old_box_telephoneHow times have changed.  Today some homes do not even have a landline.

But you know what we still have?

Yes, Easter dinners.  Check out my Easter recipes and Traditional recipes on my pages.

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Happy Easter ! Христос Воскрес!


Христос Воскрес !                                                                         Christ is Risen !

Зі світлим празником                                             We wish you and your families

Христового Воскресіння                                        a joyous Easter!  May the peace

пересилаємо вам і вашій                                       and love of the Risen Christ

родині найщиріші побажання.                                descend upon you and remain

радости, миру, щедрого.                                         with you always.

Божого благословення та.                                                 Indeed He is Risen !

веселих Великодніх Сват !

Воістину Воскрес !



Ukrainian Easter Pysanky

It’s the time of year for me to once again commandeer the kitchen table and spread out my pysanky decorating materials.  It’s a family tradition and all of us in our family enjoy decorating the pysanky.

Triangles on eggs symbolize trios such as air, fire and wind, and most recently the Holy Trinity.

Triangles on eggs symbolize trios such as air, fire and wind, and most recently the Holy Trinity.

I started decorating Easter eggs when I was only around two years old.  I remember looking forward to when Mom would get out the kistkas, the beeswax and the colourful dyes.  We would collect the freshest eggs from the henhouse and then give them a gentle vinegar wash.  Even if our lines were crooked and our colours smudged into one another, my brother, sister and I got to add our egg to the family Easter basket.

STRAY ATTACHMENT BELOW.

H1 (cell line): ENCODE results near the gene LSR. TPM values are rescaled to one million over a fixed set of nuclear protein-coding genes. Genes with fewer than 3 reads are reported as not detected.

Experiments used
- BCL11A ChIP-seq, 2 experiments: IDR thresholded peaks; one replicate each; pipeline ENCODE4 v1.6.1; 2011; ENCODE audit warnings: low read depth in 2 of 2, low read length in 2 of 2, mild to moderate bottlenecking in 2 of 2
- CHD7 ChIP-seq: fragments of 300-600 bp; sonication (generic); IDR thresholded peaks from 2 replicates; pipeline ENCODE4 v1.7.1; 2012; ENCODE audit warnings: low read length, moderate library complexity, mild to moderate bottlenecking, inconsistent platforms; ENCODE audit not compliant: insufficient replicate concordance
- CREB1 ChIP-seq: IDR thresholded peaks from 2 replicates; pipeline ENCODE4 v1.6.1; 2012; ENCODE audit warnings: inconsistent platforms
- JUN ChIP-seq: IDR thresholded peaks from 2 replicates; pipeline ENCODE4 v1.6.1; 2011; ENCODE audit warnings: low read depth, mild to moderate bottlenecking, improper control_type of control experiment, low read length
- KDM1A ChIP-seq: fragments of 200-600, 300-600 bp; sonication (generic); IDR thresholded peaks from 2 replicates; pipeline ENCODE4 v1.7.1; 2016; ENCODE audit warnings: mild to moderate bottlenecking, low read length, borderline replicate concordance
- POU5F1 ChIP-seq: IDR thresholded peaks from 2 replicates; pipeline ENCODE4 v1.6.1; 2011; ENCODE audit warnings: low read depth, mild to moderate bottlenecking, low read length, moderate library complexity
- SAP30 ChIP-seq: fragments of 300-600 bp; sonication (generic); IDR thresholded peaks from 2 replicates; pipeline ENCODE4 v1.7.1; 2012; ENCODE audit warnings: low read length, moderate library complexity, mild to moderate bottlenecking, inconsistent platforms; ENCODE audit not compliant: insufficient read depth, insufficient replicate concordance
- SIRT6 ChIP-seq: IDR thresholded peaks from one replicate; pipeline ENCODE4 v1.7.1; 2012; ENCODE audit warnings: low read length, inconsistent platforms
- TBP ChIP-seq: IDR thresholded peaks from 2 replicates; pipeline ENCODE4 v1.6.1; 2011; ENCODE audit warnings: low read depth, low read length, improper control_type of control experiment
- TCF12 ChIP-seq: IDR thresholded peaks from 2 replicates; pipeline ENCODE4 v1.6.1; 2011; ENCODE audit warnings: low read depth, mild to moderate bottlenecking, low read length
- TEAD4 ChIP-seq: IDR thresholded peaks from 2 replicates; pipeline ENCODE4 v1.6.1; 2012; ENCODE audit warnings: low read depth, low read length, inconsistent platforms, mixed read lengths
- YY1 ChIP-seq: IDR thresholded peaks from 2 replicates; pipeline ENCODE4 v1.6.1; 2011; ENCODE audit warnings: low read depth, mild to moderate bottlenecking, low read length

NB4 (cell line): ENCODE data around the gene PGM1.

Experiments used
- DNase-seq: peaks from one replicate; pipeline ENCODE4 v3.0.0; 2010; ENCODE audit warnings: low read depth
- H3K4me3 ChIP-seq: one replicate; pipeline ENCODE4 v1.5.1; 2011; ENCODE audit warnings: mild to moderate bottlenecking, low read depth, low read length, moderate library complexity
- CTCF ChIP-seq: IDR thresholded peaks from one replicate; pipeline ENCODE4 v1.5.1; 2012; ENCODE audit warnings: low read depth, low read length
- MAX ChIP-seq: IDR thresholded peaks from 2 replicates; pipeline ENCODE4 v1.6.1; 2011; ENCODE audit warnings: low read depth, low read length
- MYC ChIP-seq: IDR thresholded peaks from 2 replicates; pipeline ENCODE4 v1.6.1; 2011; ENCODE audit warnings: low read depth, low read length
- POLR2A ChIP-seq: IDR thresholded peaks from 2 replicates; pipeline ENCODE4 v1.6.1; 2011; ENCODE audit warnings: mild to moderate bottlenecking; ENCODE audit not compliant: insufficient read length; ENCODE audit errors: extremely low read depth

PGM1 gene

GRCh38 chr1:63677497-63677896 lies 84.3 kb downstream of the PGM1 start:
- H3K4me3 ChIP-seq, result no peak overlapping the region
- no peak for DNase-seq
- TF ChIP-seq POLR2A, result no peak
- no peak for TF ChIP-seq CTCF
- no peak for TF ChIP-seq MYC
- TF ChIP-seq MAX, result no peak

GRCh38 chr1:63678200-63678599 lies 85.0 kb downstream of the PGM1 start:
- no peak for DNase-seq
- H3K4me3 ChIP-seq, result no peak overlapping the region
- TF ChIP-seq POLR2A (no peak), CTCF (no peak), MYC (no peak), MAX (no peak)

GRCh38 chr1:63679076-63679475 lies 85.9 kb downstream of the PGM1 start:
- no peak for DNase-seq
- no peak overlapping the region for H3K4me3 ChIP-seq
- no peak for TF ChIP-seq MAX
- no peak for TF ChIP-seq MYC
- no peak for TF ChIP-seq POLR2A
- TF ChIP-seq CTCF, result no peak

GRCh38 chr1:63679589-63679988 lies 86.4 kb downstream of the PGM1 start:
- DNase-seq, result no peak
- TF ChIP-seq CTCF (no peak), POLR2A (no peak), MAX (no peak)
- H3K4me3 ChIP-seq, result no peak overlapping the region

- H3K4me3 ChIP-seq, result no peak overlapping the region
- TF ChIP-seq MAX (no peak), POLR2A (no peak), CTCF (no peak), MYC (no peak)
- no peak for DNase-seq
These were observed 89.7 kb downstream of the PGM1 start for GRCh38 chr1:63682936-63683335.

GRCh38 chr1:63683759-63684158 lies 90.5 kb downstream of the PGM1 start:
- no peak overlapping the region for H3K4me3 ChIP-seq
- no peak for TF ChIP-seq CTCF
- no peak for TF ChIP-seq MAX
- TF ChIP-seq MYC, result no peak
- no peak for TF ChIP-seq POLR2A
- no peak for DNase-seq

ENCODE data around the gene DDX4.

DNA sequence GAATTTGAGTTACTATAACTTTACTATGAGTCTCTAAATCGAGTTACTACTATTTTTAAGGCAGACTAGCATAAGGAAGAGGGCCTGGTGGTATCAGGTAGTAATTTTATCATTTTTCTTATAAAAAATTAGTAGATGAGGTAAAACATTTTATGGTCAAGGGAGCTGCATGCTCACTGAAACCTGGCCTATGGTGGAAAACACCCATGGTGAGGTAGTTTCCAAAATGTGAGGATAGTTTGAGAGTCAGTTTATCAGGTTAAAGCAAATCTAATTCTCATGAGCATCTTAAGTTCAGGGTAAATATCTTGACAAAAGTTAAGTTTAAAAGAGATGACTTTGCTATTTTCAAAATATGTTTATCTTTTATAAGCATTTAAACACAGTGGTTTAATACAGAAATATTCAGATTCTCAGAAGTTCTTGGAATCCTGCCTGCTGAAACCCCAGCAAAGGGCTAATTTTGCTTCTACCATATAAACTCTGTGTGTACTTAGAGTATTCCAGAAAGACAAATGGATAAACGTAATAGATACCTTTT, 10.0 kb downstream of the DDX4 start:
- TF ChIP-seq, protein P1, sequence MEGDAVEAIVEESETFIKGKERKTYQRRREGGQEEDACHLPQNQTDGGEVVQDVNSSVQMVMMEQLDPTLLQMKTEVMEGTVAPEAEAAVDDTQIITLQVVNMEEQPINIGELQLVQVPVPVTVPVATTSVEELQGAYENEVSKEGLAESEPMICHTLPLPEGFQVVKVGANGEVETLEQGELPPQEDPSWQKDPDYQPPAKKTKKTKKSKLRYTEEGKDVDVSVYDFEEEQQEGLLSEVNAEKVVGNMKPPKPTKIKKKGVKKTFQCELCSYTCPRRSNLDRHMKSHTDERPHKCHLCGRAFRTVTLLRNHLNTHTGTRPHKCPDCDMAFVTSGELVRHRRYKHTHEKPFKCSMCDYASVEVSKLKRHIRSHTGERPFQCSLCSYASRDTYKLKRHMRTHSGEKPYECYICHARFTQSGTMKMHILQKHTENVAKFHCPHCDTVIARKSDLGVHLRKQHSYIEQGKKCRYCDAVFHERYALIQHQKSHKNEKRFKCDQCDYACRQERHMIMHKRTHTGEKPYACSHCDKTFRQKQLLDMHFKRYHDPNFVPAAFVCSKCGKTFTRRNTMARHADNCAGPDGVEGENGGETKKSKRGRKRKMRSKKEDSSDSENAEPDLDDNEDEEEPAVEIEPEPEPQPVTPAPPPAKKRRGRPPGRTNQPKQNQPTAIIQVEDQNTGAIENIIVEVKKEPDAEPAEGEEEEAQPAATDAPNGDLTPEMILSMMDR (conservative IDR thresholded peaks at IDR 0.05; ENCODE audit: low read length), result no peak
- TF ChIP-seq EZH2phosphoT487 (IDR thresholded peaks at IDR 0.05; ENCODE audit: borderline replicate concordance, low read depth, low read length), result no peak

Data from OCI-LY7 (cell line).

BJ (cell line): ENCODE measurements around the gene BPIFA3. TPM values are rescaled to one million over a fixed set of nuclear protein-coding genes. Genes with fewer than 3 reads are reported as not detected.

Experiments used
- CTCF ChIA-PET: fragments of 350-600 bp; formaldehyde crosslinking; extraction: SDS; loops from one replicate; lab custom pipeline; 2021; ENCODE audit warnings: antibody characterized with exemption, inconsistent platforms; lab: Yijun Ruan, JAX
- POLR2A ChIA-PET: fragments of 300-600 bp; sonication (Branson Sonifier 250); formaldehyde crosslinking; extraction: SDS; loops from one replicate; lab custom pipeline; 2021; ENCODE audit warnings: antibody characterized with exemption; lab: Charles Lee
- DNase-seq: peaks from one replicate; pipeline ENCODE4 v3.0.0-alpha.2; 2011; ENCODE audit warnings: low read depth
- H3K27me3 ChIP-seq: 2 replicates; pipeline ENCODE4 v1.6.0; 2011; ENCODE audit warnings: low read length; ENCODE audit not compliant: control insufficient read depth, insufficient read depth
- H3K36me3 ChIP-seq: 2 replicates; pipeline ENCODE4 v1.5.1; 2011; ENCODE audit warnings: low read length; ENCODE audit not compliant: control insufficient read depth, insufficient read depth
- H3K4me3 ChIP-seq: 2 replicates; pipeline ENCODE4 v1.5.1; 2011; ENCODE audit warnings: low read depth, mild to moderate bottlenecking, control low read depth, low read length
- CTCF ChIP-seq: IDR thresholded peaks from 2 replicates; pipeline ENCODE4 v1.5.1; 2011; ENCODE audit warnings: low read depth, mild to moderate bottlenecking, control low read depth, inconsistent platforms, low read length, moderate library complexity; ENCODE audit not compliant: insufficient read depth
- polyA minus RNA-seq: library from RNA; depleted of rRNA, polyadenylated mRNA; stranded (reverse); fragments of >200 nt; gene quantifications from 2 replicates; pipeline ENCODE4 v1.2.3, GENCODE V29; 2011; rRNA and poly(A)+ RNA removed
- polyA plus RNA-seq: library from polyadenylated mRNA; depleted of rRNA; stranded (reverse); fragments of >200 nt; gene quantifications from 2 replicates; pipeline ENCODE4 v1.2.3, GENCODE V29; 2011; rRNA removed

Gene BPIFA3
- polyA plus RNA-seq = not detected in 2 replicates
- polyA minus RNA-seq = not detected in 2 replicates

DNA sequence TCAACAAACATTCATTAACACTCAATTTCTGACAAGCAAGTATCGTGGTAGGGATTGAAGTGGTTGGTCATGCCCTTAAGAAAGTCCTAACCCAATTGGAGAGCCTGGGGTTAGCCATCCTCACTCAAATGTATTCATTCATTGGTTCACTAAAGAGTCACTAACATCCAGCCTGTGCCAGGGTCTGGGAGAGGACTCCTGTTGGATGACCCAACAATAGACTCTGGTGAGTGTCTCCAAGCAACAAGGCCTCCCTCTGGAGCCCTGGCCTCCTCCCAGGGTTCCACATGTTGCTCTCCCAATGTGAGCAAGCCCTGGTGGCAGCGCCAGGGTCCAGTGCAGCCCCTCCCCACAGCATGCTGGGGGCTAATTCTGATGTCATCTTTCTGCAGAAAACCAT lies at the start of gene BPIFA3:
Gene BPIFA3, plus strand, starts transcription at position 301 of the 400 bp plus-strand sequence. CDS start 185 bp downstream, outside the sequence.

On Easter Sunday, the pysanky were blessed and exchanged with our extended family and friends.  We always gave one as a gift to our priest as well.


The decorating supplies have changed over the years but the technique is still the same.  The supplies include raw, clean white eggs; a writing stylus (kistka); beeswax; pint jars containing various colours of dyes;  vinegar, candles, drying racks and varnish.




Mom used to make the kistkas out of a branch from a willow tree and the little round metal hook from an old calendar.  She would roll the metal to form a funnel and then tie it to a small twig with a piece of fine wire from a grocery store twist tie.  Not only can I still remember how those twig kistas felt in my hands, but I can still remember the smell of the wood.  Today, kistkas are made of wood or plastic.

For a detailed explanation of the steps involved in decorating your own pysanka, please check out the Pages section called Pysanky at the top of my blog.  I have also included a slide show of various pysanky designs.

Pysanky designs

Unique Ukrainian Easter egg designs

When you have created your own Pysanka, please consider sharing your photos with me.